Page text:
Despite its strong recovery in recent weeks, a spooky fractal has the potential to push the price of Bitcoin (BTC) down to $25,000 or more. The mysterious upside-down head-and-shoulder pattern from 2018 threatens to obliterate the recent price spike in the Bitcoin market. What levels are next?
Similarities in Bitcoin price cycle
The fractal was first coined by crypto analyst CryptoBullet and shows a resemblance to the reverse head-and-shoulders pattern that dropped Bitcoin to $3,100 in December 2018. As a result, there is a possibility that the price of BTC will drop. It will decrease at the same rate in 2022. This is because of the obvious similarities in price movements between the 2018 and 2021-2022 market downtrends. For example, while developing an inverted head-and-shoulders pattern, Bitcoin recorded two HH levels above $10,000 in April and May 2018 before dropping below $6,000 in July.
Interestingly, Bitcoin followed a similar price formation from October 2021 to February 2022, forming two HHs. About $65,000 in April and $69,000 in November. In early February, the price corrected below $33,000, creating another upside-down head-and-shoulder. As this formation is bullish, BTC is currently waiting for a breakout above $50,000 or higher. Analyst Lark Davis predicts that Bitcoin will cross $60,000 based on a similar technical scenario.
The bulls could fall into the trap of the 2018 Bitcoin price fractal
However, an increase above $50,000 or even $60,000 may not be enough to stave off Bitcoin’s pessimistic trend. As seen in the chart below, if the 2018 fractal repeats itself faithfully in 2022, BTC has a higher chance of pulling back to $25,000.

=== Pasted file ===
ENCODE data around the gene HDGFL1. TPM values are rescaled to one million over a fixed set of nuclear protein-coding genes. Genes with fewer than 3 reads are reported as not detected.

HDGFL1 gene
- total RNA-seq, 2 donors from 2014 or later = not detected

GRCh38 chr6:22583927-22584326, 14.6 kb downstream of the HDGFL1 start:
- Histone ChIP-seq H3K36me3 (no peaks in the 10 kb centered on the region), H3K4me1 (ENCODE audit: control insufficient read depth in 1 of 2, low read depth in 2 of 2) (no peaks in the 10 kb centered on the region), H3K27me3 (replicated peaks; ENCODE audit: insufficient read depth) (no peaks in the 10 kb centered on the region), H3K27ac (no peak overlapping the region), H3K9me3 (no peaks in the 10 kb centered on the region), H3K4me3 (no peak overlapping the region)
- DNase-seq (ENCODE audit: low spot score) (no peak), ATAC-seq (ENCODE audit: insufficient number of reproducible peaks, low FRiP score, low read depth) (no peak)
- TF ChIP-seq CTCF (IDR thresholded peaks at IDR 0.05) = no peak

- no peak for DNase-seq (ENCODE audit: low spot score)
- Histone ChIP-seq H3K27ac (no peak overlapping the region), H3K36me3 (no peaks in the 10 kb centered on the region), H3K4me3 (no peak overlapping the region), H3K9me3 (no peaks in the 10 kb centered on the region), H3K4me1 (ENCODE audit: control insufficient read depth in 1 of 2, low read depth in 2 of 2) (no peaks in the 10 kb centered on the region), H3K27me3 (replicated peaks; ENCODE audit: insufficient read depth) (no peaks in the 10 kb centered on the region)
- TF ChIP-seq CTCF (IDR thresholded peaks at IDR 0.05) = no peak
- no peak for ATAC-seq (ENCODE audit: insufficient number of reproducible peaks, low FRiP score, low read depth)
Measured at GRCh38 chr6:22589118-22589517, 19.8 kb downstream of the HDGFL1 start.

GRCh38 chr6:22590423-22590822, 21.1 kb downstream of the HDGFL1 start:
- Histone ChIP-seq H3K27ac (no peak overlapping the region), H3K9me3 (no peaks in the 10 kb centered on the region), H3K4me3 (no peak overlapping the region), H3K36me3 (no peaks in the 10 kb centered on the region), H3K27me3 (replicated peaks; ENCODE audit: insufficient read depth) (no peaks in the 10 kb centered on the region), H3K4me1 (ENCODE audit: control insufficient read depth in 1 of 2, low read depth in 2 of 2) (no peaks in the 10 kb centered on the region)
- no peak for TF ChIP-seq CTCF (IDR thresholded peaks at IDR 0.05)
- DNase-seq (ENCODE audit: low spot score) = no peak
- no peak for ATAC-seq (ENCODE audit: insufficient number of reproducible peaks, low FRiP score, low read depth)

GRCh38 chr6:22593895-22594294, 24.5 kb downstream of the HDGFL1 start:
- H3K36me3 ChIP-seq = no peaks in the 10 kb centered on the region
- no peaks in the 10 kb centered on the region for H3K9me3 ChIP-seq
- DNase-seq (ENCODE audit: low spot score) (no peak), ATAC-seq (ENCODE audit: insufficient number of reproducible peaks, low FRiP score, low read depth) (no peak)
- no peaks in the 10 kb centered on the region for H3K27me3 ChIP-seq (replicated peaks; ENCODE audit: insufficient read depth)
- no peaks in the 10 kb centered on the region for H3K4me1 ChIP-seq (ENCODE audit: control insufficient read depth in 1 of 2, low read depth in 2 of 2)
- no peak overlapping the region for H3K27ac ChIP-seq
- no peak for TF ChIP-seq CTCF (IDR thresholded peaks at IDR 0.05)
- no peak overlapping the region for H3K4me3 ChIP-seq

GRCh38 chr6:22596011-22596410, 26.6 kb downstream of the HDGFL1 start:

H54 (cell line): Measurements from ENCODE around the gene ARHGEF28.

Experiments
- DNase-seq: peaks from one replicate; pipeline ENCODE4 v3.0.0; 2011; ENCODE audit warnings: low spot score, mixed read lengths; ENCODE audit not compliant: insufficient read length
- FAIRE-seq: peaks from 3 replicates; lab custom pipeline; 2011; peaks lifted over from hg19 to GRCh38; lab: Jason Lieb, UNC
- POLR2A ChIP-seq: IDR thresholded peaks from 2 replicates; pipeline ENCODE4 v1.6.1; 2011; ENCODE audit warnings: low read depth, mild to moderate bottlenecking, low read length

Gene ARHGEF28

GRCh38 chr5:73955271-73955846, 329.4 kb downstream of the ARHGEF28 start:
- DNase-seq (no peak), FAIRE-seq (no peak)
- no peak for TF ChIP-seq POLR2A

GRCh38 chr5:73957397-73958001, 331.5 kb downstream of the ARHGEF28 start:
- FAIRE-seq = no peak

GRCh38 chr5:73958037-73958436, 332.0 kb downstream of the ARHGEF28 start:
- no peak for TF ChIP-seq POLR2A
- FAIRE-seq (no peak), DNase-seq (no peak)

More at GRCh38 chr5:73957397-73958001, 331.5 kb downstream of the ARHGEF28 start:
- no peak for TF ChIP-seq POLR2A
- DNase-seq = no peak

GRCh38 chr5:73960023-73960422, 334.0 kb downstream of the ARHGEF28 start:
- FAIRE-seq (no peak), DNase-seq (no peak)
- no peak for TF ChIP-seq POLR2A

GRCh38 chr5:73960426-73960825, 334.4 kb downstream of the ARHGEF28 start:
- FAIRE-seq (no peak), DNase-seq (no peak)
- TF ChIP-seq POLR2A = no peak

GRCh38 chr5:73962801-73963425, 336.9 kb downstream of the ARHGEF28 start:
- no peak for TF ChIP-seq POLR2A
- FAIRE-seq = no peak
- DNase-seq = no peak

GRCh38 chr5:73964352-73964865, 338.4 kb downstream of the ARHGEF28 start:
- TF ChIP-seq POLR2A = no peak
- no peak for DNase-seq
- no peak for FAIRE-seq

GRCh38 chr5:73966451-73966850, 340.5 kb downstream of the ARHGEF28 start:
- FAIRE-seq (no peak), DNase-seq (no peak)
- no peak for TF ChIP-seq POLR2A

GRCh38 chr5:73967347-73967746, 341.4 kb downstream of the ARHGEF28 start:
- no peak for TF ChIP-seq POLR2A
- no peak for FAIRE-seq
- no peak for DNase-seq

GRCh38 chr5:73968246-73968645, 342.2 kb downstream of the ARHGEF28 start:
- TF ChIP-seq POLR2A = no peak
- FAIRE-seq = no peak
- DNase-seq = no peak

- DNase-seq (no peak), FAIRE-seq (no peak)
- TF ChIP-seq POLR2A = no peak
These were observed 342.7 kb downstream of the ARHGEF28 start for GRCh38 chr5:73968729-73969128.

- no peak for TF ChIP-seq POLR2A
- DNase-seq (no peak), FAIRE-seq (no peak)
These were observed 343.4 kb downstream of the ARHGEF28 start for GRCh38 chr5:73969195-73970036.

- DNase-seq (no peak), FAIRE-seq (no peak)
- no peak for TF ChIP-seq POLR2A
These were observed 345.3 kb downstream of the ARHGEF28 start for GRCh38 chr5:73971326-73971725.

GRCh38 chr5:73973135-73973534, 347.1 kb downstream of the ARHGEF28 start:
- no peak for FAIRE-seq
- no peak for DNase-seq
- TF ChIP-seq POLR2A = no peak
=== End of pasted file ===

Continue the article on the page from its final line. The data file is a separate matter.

Bitcoin, for example, bounced back after a head-and-shoulder back in 2018 and reached nearly $10,000. The price of BTC momentarily recaptured the 50-week EMA (red line) as support as a result of this, but then fell below it. The price continued to drop and eventually reached the 200-week EMA (blue line) at $3,000, where it bottomed out in December 2018. If the same fractal is applied to the current price action, Bitcoin could close above its 50-week EMA and reach levels between $50,000 and $60,000. However, it will return to the bottom of its red line and continue to decline towards the 200-week EMA, currently around $25,000.
Will there be another 2018?
On the plus side, Bitcoin is moving against more optimistic fundamentals than it did in 2018. The price of BTC soared from under $4,000 in March 2020 to over $69,000 in November 2021 due to the surge in individual and institutional adoption fueled by macroeconomic threats including:
In his analysis from November 2021, John Authers of Bloomberg Opinion writes that headline inflation, as measured by the consumer price index (CPI), has increased by nearly 28% over the past decade. Specifying the same metric in Bitcoin, on the other hand, resulted in 99.99% deflation. However, the math came with a warning note:
If you invested your entire life in Bitcoin ten years ago, well done. Is this something you should be doing right now? Probably not. In the last 10 years, Bitcoin has deflation a lot, including 76% in the last 12 months alone, plus a few terrible events where annual inflation is over 200%.
Interestingly, the “terrible episodes” occurred during the fall cycles of 2015 and 2018.